I was trying to do a 1/4" dado with my Delta contractor's saw. My dado
set is a Freud.
There seems to be a spot on the arbour for the first blade (or any
blade for a non-dado cut) to sit and then there is a bit of a narrower
spot before the threads start. The outer blade has a lot of play in
that position. A chipper is wider and seems to be ok. The dado blade
sits ok when it is on the threaded part of the arbour.
In the end I couldn't get a flat bottom on the dado cut because the
leftmost dado blad had play on the arbour.
Anyone encounter this? Any suggestions?
Don't know if it's been damaged? How close a look have you given the
arbor? Spinning a loose blade could have damaged the leads, or your dado set
may be like mine, also a Freud, but with a greater problem. When I tuck the
blade up against the flange it seems loose by comparison, but seats well
enough, and I don't get any more of a cut on that side than the opposite.
My standard blades seem fine, so I thought it was just my Freud set.
Sure is fun trying to snake the cutters over that arbor, isn't it? Shims
are really a nightmare.
Often, the higher the blade quality the more difficult it is to mount
the blade because the high quality blade manufacturers hold closer
tolereances at the center hole for diameter, ovality, and true
position, offering less clearance in the arbor to blade fit. Of
course, that's a good thing.
Delta, (if this is a domestic saw) used functional go/no go ring gages
rather than multiple tri-mikes measurements to check dia. and ovality
because this guaranteed a functional arbor despite any natural process
lobing. Tri mike readings might miss the " lobes" of the machining
process and check good but not provide a functional fit.
But often the process of cutting an acme thread rolls up an almost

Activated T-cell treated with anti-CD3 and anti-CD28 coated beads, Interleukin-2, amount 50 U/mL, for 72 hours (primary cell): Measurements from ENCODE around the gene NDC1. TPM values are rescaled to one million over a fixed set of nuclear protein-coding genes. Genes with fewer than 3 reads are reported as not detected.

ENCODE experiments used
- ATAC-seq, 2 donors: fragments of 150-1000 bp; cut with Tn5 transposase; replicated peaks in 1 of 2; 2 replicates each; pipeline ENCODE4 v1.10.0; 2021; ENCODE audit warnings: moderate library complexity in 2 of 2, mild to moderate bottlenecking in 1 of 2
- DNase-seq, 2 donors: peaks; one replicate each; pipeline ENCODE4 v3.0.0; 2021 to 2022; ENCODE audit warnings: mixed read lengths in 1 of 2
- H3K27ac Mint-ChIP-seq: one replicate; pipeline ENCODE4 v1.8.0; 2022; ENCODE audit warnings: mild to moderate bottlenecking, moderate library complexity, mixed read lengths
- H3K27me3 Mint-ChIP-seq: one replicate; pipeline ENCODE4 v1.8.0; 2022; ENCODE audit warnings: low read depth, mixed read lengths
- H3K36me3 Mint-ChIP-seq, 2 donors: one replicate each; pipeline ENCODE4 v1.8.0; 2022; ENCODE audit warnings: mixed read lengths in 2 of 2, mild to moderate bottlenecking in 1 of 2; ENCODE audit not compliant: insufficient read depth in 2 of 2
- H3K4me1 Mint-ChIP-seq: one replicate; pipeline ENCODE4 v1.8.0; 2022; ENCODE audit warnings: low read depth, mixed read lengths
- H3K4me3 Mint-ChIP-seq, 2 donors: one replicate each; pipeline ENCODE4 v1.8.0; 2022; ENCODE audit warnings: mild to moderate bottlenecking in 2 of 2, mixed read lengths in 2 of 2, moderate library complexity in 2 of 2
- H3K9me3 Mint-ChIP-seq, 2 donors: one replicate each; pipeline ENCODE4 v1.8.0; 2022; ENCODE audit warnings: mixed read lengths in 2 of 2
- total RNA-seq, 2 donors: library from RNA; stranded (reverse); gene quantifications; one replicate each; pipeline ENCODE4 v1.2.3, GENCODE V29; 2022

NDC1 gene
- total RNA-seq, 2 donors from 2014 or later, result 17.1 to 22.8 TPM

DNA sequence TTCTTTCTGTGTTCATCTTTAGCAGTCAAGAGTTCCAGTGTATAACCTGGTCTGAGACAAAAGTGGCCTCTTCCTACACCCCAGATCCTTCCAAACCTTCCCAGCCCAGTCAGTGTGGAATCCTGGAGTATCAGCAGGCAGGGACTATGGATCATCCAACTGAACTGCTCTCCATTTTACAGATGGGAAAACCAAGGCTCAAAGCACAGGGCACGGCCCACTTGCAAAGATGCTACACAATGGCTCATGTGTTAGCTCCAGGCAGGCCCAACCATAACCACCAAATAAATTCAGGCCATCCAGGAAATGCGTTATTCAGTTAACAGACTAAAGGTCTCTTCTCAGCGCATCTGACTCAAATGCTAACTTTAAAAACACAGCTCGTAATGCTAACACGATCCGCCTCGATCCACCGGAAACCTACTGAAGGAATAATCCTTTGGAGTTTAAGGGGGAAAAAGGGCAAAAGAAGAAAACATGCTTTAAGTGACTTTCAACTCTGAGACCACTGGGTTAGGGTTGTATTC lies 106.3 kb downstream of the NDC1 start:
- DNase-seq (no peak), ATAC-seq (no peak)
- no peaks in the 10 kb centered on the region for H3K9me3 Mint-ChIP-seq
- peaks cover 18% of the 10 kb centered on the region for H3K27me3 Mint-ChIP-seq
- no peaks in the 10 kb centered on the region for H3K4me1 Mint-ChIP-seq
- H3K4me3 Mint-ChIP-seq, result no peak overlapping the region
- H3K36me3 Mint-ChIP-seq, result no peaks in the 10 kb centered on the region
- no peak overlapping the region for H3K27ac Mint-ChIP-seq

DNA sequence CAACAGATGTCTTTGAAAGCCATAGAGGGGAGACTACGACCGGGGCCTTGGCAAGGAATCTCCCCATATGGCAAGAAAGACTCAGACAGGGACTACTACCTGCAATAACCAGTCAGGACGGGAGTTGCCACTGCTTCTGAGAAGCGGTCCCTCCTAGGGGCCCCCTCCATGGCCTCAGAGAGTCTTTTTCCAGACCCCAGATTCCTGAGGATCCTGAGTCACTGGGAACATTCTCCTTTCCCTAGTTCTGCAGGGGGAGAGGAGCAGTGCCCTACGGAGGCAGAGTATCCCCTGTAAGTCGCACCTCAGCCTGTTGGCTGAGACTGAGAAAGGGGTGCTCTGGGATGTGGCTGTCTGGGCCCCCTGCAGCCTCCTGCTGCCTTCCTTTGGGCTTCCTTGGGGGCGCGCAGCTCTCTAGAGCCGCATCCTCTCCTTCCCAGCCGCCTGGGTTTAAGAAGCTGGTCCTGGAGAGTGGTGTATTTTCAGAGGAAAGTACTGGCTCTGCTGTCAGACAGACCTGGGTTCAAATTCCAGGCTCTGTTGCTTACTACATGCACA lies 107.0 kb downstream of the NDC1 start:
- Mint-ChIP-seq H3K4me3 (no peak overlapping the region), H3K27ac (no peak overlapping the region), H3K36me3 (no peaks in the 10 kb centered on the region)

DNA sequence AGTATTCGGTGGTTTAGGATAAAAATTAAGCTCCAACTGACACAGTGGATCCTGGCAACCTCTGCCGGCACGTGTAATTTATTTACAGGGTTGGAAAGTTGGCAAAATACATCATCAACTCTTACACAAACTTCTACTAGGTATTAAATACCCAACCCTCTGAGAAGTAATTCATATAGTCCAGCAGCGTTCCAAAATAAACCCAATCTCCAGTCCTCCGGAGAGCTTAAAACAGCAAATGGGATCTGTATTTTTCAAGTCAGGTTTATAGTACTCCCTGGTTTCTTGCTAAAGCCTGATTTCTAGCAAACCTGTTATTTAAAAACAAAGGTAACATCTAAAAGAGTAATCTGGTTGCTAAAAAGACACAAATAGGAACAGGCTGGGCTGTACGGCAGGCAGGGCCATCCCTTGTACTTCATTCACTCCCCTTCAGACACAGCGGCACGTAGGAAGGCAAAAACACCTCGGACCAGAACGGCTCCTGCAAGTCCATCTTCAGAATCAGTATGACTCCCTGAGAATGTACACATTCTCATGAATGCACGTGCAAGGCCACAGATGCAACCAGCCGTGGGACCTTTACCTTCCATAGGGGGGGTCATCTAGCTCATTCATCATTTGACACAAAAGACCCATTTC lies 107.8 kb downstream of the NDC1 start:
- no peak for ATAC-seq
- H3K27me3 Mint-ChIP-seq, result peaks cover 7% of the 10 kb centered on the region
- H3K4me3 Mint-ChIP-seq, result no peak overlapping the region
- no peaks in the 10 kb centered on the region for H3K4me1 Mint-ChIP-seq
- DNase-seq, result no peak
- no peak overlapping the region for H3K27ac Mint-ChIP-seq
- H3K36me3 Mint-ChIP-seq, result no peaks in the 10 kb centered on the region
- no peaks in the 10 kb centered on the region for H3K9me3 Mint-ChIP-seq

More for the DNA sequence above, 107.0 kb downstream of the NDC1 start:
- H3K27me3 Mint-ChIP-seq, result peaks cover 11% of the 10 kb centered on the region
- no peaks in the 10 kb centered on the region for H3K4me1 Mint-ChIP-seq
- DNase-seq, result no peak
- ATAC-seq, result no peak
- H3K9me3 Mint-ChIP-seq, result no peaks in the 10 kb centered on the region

imperceptible burr. The arbor would allow easy mounting of
inexpensive blades with "large" center holes, but make the mounting of
very high quality blades a little more difficult.
I always recommended "touching" the arbor shaft (blade removed, bump
the saw on) with a strip of emory cloth to remove the burr and polish
In the OP's case, it sounds like some damage to that portion of the
arbor, or else the diameters of the blade center holes are at
different spots in the tolerance range. There are other
possibilities, but they are less likely.
I represent no one but myself
No, it's not damage; this is a known problem.
This is the reply I got from Freud when I thought the problem was the
"In almost 100% of the time it is not the dado but the arbor of the saw
that is the problem. Craftsman and some other contractors saw are a
problem because the threaded portion is undersized. This causes the
components to not be aligned properly so you never get a flat bottom."
On 2 Dec 2006 06:53:29 -0800, upand_at email@example.com wrote:
Not to belabor the point and I can't speak for Craftsman, but a no go
ring gage would go on an undersized arbor shaft causing it to be
rejected. My point was that you could measure it with a tri-mike, hit
the lobes, and think it was at the lower end of the range but
However it is a clearance fit. It has to be to get the blade/chippers
on the arbor. That means there can always be a variation in
blade/chipper efective OD by as much as two times the amount of the
And, holding close tolerance on the center hole on a blade is much
less difficult than holding close tolerance on a shaft.
And, having been involved with manufacturing both saws and to a lesser
extent, blades, I would suspect variation in the true position of the
blade/chipper center hole resulting in variable runnout as the primary
cause of variable bottom dados.
Opinions will vary.
Sounds like your threads are worn? My Delta is similar, but after close
inspection with a micrometer, I discovered that isn't actually a shaft
diameter difference between the threads and the "shoulder" up against hte
inside stop. It "feels" that way but it's not. And the "space" between the
smooth shoulder and threads starting is no larger than 1/32 so my dado
blades won't go into the space by any means.
I susped either the arbor is out of spec or something (a blade got "spun" on
the arbor) has worn the threads or something is out of round. That's my
guess, anyway. It's easy to guess; harder when you're the one with the
problem, I know.
Yes, I have encountered this exact thing, also with a Freud dado set.
I used a spacer to bring everything out onto the threads of the arbor.
I've seen small packages of very thin brass at a hobby shop that might
also be used over the threads instead of the shim. Then again, what
about a piece of tape wrapped over the threads. Or teflon tape. You
just need the height matched until you clamp down the arbor nut.
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